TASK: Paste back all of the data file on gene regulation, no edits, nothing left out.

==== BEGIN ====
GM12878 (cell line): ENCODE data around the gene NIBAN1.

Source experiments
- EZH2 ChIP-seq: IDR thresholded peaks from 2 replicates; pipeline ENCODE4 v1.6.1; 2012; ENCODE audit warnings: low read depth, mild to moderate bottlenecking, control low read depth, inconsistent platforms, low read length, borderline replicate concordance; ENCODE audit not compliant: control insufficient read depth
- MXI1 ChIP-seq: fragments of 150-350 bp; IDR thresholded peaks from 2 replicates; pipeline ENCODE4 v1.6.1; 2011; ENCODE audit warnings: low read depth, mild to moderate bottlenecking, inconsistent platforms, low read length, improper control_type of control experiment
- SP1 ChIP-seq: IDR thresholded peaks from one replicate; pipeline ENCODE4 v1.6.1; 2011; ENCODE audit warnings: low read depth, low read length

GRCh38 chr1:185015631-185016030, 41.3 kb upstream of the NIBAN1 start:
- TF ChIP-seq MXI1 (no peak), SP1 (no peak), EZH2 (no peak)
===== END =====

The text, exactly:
GM12878 (cell line): ENCODE data around the gene NIBAN1.

Source experiments
- EZH2 ChIP-seq: IDR thresholded peaks from 2 replicates; pipeline ENCODE4 v1.6.1; 2012; ENCODE audit warnings: low read depth, mild to moderate bottlenecking, control low read depth, inconsistent platforms, low read length, borderline replicate concordance; ENCODE audit not compliant: control insufficient read depth
- MXI1 ChIP-seq: fragments of 150-350 bp; IDR thresholded peaks from 2 replicates; pipeline ENCODE4 v1.6.1; 2011; ENCODE audit warnings: low read depth, mild to moderate bottlenecking, inconsistent platforms, low read length, improper control_type of control experiment
- SP1 ChIP-seq: IDR thresholded peaks from one replicate; pipeline ENCODE4 v1.6.1; 2011; ENCODE audit warnings: low read depth, low read length

GRCh38 chr1:185015631-185016030, 41.3 kb upstream of the NIBAN1 start:
- TF ChIP-seq MXI1 (no peak), SP1 (no peak), EZH2 (no peak)